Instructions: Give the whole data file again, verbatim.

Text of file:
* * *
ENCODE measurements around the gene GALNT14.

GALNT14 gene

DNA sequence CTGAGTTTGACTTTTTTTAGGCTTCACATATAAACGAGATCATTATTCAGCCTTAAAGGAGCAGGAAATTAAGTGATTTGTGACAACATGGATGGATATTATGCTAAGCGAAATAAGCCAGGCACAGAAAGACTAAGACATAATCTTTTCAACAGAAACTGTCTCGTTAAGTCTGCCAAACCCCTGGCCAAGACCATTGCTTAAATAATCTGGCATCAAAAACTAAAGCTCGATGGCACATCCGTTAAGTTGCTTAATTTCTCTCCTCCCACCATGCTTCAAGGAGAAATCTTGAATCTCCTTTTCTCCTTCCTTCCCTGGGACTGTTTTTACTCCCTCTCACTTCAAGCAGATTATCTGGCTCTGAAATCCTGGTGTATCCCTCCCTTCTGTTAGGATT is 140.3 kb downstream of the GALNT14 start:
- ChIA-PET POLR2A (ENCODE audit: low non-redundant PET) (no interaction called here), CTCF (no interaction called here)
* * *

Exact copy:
ENCODE measurements around the gene GALNT14.

GALNT14 gene

DNA sequence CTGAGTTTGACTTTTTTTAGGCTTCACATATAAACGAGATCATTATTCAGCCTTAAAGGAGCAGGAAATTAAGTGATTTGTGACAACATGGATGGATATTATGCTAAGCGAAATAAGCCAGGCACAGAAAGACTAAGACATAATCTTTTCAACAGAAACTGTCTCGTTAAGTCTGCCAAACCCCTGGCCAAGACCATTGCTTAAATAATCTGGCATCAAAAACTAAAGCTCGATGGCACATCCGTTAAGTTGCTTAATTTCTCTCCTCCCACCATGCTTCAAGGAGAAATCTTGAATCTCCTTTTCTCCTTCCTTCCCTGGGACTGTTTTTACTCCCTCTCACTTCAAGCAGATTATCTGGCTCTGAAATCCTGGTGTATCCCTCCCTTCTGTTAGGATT is 140.3 kb downstream of the GALNT14 start:
- ChIA-PET POLR2A (ENCODE audit: low non-redundant PET) (no interaction called here), CTCF (no interaction called here)